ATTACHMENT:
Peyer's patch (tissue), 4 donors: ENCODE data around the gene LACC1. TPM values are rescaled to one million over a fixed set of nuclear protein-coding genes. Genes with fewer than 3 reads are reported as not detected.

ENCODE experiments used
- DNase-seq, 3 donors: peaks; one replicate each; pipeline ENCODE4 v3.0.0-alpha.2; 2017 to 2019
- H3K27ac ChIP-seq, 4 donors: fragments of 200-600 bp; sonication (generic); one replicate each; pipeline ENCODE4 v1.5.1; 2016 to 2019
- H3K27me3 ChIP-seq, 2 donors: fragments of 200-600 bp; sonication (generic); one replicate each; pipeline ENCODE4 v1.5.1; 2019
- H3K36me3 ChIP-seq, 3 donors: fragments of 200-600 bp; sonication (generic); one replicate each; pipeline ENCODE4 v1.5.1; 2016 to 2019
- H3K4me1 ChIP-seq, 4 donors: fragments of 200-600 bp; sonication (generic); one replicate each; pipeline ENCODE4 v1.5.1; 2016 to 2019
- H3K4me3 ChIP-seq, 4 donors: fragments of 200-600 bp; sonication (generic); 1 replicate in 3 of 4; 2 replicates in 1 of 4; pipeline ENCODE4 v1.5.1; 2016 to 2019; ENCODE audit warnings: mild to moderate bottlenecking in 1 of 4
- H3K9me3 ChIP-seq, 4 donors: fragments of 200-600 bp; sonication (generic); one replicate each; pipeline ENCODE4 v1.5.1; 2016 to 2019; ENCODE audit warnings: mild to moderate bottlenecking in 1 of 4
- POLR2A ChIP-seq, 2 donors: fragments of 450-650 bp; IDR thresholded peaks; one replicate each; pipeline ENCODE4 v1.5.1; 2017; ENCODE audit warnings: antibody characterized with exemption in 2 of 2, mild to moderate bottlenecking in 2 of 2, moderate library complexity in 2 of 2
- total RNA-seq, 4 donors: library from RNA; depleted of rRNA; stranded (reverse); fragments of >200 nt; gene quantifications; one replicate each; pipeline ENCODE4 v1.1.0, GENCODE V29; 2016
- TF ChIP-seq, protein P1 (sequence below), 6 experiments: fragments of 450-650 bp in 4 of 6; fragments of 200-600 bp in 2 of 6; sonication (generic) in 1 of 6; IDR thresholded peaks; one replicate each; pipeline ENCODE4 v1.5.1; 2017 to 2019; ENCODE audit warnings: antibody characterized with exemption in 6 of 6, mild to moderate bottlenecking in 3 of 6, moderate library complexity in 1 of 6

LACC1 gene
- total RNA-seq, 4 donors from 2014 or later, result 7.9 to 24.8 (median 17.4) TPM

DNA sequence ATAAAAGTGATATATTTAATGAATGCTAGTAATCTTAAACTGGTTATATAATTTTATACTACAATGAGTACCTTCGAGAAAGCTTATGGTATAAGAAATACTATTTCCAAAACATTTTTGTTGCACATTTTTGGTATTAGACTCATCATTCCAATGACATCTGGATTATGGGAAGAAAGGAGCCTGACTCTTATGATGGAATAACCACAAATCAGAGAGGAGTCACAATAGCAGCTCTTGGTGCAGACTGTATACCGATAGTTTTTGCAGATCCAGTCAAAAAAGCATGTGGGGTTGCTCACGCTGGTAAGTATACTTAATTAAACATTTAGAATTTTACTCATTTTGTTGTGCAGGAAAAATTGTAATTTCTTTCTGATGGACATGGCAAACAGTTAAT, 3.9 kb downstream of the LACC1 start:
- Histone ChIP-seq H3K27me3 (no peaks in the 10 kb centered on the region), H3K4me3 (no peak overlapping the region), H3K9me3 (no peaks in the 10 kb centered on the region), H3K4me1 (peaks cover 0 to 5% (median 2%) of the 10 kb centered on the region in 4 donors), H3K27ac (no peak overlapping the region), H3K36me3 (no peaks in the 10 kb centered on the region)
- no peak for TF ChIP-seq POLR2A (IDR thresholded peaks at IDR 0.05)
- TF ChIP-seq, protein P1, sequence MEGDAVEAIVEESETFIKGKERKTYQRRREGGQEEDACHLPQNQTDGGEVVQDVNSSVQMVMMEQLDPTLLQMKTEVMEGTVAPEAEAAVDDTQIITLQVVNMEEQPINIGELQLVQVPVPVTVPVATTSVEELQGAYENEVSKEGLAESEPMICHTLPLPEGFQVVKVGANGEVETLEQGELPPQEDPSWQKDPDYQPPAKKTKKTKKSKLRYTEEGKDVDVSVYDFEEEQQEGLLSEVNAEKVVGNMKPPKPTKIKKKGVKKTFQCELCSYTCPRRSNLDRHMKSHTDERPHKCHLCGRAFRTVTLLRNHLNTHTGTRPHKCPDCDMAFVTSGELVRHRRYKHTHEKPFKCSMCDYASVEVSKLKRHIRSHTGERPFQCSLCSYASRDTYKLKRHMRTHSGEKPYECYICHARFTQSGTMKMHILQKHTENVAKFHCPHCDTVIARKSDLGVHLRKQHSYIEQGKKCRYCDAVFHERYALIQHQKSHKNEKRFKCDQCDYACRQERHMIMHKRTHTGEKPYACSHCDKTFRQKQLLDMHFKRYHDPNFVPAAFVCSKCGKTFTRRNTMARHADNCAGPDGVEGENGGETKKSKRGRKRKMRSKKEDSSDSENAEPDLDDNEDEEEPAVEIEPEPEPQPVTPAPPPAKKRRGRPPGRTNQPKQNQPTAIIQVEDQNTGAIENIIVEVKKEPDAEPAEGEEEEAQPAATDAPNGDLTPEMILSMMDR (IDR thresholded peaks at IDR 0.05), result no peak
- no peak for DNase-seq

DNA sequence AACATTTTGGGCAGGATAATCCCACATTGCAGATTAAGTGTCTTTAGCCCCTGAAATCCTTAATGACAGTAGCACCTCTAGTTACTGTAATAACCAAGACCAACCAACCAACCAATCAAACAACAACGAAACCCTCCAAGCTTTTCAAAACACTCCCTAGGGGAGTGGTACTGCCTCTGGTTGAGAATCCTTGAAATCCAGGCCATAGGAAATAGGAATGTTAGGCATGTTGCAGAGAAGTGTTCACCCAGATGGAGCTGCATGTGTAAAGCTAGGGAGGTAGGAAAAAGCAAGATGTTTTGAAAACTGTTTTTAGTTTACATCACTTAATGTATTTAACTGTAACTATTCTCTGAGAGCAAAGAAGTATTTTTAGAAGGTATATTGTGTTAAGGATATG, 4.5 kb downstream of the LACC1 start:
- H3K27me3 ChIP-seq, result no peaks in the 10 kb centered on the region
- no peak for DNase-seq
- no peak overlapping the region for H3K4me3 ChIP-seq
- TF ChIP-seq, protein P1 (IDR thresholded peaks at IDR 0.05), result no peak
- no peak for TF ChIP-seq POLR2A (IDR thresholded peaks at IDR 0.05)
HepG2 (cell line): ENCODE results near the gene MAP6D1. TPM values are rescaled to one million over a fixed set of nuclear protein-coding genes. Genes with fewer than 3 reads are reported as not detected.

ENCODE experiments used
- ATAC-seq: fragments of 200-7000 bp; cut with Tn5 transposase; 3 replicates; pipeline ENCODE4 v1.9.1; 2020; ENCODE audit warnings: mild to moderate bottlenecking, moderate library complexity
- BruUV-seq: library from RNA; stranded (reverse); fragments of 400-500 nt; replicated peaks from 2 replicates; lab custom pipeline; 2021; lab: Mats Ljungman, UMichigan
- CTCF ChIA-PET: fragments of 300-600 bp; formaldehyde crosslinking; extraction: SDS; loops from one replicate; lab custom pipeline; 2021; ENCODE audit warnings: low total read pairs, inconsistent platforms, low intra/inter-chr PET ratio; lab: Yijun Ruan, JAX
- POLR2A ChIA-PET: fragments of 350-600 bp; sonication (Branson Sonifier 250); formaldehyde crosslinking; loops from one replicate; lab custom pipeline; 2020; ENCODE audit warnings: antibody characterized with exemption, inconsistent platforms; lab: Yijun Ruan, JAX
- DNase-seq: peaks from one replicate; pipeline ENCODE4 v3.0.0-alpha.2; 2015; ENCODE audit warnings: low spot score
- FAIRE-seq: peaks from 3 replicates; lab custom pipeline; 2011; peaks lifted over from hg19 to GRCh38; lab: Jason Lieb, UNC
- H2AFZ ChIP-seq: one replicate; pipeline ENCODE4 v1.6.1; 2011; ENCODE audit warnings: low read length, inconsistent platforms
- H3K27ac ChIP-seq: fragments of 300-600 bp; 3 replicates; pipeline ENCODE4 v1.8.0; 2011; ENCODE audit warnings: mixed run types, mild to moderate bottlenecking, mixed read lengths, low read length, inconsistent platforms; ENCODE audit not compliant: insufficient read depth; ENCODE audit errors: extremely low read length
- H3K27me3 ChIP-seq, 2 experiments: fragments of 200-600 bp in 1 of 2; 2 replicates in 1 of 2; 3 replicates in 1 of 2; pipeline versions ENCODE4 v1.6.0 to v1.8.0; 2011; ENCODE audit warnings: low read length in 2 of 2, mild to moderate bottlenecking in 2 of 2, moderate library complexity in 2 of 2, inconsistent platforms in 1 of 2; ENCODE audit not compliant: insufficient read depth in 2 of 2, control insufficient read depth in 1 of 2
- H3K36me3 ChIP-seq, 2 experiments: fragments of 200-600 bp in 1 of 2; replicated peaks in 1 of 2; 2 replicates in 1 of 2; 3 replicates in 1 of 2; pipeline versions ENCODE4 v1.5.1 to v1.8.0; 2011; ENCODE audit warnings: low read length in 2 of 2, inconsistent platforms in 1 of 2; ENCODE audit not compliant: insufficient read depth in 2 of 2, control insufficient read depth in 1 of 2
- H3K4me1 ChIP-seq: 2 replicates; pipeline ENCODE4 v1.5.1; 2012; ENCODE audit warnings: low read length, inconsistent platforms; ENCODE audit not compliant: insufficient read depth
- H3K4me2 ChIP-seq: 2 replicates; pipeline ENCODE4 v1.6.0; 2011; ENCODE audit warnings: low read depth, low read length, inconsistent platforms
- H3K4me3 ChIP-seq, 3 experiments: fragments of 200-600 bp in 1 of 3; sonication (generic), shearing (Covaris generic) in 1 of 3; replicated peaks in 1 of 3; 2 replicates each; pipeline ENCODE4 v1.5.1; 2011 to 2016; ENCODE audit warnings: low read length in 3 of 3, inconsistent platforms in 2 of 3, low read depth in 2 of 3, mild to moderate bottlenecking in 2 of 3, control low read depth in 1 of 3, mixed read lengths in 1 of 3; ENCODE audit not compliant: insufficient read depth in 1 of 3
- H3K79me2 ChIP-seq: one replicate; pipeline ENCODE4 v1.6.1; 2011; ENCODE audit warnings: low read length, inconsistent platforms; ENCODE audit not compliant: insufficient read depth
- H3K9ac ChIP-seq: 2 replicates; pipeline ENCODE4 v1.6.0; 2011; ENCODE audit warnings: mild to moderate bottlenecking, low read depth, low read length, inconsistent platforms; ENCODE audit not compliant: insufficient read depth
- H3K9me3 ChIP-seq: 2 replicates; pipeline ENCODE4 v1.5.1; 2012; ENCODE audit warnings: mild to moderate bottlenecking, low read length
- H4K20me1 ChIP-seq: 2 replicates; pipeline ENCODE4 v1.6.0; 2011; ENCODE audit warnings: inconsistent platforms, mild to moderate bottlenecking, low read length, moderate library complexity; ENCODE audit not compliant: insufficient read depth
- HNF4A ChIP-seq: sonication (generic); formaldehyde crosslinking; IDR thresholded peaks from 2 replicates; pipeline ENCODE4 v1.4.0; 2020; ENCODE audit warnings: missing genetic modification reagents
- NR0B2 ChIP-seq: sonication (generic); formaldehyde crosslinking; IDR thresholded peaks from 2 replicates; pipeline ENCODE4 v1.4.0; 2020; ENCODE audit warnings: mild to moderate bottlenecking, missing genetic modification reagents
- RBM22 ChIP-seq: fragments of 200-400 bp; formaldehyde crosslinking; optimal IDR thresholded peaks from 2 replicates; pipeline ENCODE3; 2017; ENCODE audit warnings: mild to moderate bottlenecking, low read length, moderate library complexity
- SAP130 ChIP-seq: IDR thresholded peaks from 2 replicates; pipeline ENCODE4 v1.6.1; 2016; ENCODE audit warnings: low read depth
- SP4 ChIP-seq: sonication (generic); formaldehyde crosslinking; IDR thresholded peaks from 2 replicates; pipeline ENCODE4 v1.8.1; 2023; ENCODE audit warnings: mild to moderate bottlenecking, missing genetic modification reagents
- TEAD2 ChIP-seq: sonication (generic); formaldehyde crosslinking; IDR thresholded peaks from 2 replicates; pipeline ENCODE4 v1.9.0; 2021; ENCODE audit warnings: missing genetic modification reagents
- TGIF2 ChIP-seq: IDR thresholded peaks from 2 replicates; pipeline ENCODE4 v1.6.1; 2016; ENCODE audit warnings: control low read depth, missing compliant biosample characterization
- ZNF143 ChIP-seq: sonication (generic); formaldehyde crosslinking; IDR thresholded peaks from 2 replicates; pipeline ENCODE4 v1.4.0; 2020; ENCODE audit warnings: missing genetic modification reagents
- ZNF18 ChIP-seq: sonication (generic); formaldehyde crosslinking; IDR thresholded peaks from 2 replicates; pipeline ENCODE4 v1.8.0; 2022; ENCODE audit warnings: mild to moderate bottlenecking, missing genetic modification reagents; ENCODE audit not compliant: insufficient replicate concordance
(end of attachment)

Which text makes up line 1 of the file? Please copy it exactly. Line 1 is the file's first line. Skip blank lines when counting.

Peyer's patch (tissue), 4 donors: ENCODE data around the gene LACC1. TPM values are rescaled to one million over a fixed set of nuclear protein-coding genes. Genes with fewer than 3 reads are reported as not detected.